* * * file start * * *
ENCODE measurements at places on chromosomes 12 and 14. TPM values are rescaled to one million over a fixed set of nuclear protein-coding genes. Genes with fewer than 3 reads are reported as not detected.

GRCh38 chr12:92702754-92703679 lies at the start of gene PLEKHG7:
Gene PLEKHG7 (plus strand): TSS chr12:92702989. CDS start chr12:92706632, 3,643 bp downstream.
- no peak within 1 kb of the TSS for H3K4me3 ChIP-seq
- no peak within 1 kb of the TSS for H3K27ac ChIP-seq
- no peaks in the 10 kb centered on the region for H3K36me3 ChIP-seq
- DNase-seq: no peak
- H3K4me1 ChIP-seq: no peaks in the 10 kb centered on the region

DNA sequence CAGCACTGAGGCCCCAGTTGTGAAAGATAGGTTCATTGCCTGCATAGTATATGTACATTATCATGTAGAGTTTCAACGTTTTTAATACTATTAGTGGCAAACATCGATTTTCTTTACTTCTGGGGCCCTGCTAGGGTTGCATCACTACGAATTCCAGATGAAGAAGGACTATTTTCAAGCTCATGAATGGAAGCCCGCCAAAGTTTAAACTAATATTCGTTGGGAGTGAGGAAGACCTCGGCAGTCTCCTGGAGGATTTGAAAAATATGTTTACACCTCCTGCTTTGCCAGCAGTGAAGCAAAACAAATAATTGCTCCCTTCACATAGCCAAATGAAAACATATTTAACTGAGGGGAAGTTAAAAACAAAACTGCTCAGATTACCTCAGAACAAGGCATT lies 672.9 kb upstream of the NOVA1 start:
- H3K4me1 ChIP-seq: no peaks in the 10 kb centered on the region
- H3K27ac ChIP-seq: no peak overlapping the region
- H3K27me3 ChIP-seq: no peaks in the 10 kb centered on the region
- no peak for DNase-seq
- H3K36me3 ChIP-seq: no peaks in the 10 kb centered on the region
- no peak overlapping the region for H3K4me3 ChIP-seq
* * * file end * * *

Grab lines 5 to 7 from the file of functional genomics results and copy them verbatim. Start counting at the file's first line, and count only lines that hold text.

- no peak within 1 kb of the TSS for H3K27ac ChIP-seq
- no peaks in the 10 kb centered on the region for H3K36me3 ChIP-seq
- DNase-seq: no peak